The cost of living crisis in the UK has been making grim headlines for months.
Newspapers reported this week that inflation had hit a 30-year high, pushing up prices for everyday essentials. When the energy price cap ends in April, bills will go up by more than 50%. The poor households have a stark choice between heating or eating.
A new startup in London called Nous is trying to throw households a life-raft by offering a free personalized report that explains how price rises will affect their costs and gives advice on how to adapt to inflation.
That is just the first step. The startup wants to use household finance data and third party vendor data to build models that can automate the management of essential service switch and contact.
Nous, which is pronounced to rhyme with house, talks about building an autopilot for routine household decisions.
The startup believes that it will be possible to save a household more than a thousand dollars a year. To convince hard hit consumers to buy in, its own service pricing needs to be set well below that.
Nous wants to be able to take on a public role once or twice, with high level visibility into the consumer experience. Jack Monroe, a food poverty campaigner, has used social media to publicly call out price rises in the supermarket.
The startup has to do the hard work of getting data access, pulling off modelling and executing on automation technologies to deliver on its promise of savvy and seamless service.
The startup is working on product development. It is currently running a closed alpha as it works to develop models and hone decision-making tools with the goal of building tech that can protect consumers from vendor price hikes and loyalty taxes. That is the dream.
Nous just closed a $9 million seed round, so it isn't in danger of a cash crisis.
It can point to a long list of early investors who have bought into the vision that co-founder and CEO, Greg Marsh, says aims to leverage the power of data to work for not against the consumer for once.
It has always felt to me that the way in which direct debit and other innovations have made us vulnerable is problematic.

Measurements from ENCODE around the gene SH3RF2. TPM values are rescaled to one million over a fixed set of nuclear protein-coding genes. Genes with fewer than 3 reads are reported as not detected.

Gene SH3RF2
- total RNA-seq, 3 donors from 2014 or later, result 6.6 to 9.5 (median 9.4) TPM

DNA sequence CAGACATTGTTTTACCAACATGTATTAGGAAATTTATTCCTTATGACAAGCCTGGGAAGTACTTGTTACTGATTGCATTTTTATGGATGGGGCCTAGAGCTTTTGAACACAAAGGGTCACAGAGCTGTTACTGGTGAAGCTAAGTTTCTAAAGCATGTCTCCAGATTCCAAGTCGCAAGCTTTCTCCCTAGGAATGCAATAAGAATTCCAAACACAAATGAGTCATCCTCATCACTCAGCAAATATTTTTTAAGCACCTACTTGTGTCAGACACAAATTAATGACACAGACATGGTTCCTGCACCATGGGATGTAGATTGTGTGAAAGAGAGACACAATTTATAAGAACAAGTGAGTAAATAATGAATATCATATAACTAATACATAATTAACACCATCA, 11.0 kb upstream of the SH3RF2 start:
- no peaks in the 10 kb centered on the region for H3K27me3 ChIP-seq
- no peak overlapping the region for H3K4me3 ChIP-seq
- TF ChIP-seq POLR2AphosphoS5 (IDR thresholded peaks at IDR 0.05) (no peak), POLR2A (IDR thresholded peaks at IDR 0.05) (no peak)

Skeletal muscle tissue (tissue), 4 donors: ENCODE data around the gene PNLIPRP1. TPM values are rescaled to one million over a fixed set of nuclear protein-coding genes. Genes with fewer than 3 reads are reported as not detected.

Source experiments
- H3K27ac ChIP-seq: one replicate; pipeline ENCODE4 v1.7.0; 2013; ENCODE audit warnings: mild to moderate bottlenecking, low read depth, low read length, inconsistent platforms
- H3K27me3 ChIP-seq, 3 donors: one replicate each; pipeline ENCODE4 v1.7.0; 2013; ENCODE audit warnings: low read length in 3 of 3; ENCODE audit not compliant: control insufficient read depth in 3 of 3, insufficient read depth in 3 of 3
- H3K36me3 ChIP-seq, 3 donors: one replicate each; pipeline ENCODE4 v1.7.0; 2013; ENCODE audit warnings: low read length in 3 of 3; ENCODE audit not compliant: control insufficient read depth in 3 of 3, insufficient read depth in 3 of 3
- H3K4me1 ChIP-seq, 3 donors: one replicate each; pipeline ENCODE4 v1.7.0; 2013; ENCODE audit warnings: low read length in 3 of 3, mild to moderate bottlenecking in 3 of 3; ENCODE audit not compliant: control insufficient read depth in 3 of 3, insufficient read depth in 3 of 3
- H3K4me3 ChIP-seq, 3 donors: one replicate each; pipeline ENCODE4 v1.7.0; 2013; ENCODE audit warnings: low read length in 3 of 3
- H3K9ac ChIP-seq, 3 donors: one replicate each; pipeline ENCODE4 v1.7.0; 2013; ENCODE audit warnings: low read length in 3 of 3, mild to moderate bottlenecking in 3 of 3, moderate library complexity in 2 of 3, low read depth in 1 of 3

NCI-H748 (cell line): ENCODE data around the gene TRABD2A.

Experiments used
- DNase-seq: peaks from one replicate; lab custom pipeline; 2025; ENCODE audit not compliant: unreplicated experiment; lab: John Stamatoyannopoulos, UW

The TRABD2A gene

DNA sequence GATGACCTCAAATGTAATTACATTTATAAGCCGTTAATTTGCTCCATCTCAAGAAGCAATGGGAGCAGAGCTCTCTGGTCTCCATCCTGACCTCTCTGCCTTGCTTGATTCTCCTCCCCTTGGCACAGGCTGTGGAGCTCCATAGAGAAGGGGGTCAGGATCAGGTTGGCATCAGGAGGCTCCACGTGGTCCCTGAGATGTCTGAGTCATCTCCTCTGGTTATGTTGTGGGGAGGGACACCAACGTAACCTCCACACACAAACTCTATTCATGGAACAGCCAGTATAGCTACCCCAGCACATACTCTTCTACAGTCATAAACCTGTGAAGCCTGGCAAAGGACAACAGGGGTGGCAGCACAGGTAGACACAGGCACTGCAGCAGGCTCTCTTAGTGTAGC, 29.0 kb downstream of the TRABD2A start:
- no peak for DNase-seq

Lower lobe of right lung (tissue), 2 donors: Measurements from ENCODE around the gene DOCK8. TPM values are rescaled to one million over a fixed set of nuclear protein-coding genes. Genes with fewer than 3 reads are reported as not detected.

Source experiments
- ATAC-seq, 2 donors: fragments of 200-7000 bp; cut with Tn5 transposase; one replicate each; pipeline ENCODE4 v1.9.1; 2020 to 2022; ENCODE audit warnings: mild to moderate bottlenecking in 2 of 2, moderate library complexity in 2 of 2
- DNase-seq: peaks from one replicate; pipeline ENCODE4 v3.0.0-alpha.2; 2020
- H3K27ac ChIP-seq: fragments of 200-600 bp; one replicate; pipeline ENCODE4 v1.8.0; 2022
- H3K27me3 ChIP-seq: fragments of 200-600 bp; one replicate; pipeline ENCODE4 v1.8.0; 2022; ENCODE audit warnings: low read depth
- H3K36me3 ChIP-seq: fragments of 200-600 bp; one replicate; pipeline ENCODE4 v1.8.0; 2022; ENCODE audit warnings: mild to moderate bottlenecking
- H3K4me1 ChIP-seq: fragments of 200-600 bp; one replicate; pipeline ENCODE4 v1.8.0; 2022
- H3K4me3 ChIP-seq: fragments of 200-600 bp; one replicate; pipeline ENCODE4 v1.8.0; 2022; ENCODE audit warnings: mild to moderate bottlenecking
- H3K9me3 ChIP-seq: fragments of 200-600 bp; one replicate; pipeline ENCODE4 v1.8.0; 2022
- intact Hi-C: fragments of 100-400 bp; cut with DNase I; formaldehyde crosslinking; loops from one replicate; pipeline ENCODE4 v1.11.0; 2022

In theory, you can do that, but in practice, people don't do that. Households at the lower end of the income distribution, who are less financially sophisticated or who are just really busy, get completely screwed.
The situation where consumers who aren't hyper vigilant will end up overpaying for core services is not the result of a few bad apple suppliers according to Marsh. It is a systemic function.
Everyone plays this game in the industry and all the pricing analysts and all the revenue management departments in all of these providers are playing the same cynical game, which is how can I get someone in at a low price.
The contention is that a for-profit company can help fix systemic abuse by offering a subscription service. As a for-profit company with a clear social mission. Nous intends to apply for B Corp status to back up its pledge of neutrality.
He argues that this model is different to the crop of free-to-access websites which monetize consumer advice in other, less up-front ways. He who pays the piper calls it the tune.
The business model will be boring and free of service provider commissions. Since the consumer will be paying for the service, it has to be pro-consumer.
Customers will be paying to save money. The relationship is clear.
A substantial seed raise was led by early stage London-based Mosaic Ventures, with participation from more than 65 angel investors, including the co- founder of GoCardless.
The founding team is seasoned.
Before he worked for Index, Marsh was no startup debutant. He left his previous startup, Onefinestay, to AccorHotels in 2016 for $170M, before moving to the US to teach at Harvard Business School. He came back to London to be with his family and then co-founding Nous.
Glen Walker, COO, was a Trouva co-founder, as was Jon Rudoe, chief commercial officer. Lydia Howland is the head of service development. A lot of the team's expertise is cross-industry and tech related, including time at Facebook, Deliveroo, Ocado, and McKinsey.